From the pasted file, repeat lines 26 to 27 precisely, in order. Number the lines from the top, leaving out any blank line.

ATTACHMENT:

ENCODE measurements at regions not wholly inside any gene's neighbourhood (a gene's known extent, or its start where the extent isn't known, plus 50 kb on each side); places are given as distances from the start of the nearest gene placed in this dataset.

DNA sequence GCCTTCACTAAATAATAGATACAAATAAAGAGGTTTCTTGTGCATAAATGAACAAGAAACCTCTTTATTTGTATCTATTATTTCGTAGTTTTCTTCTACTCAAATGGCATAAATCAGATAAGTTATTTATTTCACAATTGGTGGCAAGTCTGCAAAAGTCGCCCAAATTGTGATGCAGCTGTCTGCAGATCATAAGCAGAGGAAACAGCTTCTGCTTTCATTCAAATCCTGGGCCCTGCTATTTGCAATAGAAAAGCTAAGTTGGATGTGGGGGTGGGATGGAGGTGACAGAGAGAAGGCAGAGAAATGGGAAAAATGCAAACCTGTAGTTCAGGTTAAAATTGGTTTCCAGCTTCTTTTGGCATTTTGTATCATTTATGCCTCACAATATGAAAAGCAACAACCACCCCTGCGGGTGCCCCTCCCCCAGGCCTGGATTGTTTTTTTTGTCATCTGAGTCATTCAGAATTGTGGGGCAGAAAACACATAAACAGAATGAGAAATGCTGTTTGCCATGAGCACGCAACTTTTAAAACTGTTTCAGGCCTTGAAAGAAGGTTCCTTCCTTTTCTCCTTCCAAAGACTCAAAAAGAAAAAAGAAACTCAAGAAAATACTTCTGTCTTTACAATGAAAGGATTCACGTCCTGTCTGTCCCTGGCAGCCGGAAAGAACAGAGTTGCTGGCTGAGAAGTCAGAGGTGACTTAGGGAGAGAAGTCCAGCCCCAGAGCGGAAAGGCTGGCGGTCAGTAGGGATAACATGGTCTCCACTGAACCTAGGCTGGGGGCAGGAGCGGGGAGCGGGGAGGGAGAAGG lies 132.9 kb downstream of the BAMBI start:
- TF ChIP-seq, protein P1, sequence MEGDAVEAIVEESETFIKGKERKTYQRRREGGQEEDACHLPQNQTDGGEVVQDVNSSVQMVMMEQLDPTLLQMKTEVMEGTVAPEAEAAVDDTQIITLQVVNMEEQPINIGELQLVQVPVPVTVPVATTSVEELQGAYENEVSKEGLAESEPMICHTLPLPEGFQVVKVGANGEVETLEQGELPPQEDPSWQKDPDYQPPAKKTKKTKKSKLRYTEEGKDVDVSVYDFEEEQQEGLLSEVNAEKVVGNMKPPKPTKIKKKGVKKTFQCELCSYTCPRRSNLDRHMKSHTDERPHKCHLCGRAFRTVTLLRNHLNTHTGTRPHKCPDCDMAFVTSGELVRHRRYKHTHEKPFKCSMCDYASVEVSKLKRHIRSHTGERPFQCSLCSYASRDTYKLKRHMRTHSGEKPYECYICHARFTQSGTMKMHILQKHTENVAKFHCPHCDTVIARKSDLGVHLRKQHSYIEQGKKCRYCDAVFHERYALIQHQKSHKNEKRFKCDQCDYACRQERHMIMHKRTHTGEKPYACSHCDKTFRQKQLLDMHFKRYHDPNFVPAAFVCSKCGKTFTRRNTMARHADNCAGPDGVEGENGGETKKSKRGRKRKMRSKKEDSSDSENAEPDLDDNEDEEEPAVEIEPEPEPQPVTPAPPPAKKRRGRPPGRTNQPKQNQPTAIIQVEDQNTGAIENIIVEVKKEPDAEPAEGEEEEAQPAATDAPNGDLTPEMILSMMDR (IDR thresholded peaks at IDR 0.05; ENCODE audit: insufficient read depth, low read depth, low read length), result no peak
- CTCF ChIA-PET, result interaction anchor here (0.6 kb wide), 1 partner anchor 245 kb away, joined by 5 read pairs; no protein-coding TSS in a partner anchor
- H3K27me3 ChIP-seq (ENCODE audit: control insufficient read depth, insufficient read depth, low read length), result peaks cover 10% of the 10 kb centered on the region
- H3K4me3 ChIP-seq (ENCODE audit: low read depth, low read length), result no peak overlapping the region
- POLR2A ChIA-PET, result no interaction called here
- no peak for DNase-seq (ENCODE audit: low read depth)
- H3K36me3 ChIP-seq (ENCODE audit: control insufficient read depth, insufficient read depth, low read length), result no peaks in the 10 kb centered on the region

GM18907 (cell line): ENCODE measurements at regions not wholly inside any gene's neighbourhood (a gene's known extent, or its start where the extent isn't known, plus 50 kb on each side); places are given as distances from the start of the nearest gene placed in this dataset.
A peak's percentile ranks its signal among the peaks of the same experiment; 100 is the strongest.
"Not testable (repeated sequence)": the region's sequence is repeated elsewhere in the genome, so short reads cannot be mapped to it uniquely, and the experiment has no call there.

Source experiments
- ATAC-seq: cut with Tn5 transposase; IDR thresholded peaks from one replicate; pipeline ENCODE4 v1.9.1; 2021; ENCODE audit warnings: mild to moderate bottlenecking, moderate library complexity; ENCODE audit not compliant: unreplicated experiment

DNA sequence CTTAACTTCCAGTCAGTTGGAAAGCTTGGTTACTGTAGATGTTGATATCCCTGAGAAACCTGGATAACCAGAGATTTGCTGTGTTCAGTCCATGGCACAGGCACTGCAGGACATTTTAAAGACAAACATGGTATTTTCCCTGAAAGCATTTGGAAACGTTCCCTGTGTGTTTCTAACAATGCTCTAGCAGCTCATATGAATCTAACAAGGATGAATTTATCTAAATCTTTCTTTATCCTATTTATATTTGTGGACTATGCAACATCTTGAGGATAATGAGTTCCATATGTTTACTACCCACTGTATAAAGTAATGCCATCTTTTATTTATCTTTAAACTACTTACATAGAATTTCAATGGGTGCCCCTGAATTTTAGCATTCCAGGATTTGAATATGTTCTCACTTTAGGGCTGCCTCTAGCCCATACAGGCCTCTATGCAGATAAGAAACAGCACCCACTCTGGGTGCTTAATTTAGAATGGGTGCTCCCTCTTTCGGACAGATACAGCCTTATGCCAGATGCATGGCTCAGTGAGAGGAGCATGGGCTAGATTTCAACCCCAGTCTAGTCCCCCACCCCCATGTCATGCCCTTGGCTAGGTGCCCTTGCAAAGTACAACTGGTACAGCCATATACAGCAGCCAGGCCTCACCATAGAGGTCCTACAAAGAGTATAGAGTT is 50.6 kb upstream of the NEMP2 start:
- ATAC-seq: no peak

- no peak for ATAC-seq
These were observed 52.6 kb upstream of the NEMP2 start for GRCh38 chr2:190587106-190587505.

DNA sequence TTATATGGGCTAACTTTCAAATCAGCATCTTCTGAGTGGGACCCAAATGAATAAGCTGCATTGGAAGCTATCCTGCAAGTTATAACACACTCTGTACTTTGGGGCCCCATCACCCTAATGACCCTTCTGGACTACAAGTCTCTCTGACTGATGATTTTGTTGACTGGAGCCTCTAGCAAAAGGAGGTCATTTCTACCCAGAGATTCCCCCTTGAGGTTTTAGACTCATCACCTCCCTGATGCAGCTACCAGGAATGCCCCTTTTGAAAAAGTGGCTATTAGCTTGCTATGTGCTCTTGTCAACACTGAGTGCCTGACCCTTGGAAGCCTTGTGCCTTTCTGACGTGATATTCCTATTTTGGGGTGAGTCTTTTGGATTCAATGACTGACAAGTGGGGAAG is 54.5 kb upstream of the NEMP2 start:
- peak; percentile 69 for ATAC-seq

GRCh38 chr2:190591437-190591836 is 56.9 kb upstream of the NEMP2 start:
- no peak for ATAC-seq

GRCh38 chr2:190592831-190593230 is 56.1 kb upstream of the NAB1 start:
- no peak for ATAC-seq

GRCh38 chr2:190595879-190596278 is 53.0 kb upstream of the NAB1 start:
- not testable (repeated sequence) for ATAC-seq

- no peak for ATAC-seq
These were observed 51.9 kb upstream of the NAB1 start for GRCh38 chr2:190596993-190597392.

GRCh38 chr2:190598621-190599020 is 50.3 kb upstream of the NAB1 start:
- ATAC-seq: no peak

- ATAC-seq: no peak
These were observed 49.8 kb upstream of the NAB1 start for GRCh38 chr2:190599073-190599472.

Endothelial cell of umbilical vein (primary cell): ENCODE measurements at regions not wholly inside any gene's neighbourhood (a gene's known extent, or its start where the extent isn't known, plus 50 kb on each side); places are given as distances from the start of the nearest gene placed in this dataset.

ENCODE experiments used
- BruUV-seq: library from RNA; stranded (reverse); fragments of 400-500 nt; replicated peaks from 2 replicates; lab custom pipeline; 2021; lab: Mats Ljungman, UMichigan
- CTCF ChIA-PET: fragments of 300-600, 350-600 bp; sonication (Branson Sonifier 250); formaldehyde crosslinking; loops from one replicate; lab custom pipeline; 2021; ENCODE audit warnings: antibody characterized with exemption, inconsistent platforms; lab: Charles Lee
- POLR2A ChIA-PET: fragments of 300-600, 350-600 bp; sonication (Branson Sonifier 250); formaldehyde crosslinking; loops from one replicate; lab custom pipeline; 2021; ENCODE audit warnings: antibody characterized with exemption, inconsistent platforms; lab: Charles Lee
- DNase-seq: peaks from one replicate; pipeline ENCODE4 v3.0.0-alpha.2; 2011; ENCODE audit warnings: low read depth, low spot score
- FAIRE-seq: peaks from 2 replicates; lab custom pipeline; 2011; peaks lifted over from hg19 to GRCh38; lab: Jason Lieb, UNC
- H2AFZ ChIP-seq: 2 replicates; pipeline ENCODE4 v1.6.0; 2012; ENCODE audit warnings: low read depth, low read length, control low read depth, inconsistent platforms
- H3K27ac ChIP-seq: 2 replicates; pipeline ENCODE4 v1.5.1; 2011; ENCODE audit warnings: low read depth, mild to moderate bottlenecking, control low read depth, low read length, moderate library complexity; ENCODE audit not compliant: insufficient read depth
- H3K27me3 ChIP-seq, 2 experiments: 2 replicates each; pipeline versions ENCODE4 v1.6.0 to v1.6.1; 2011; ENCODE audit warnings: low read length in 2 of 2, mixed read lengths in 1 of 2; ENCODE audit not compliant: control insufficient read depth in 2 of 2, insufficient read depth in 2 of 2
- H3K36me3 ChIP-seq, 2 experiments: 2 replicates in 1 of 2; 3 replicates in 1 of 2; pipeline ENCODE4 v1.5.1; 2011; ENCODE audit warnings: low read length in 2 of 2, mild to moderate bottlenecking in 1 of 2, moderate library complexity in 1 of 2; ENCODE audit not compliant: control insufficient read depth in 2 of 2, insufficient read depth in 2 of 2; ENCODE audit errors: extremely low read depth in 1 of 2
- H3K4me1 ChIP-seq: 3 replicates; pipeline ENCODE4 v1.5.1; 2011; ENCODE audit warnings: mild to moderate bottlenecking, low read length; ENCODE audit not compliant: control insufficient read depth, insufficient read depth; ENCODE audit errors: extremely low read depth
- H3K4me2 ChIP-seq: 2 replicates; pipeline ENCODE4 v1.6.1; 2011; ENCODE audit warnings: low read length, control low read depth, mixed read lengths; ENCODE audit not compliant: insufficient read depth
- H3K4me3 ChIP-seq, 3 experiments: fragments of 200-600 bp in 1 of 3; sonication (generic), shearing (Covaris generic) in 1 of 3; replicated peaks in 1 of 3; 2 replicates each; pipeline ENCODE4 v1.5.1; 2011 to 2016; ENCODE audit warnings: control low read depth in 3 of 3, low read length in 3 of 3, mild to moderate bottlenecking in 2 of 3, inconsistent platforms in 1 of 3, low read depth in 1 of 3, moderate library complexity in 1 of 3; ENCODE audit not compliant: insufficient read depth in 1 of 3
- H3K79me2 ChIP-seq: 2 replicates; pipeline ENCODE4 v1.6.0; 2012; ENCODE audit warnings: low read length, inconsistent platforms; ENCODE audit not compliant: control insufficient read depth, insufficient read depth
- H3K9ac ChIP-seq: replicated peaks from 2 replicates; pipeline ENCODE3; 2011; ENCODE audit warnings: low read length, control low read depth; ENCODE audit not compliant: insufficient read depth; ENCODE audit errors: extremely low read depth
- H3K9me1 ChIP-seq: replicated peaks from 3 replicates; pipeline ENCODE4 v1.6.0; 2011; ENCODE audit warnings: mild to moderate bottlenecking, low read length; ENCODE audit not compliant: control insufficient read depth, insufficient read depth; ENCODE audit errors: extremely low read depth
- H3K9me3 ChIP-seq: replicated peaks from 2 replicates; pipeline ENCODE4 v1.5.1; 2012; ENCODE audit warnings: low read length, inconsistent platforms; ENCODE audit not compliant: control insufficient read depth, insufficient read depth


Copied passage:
- not testable (repeated sequence) for ATAC-seq

- no peak for ATAC-seq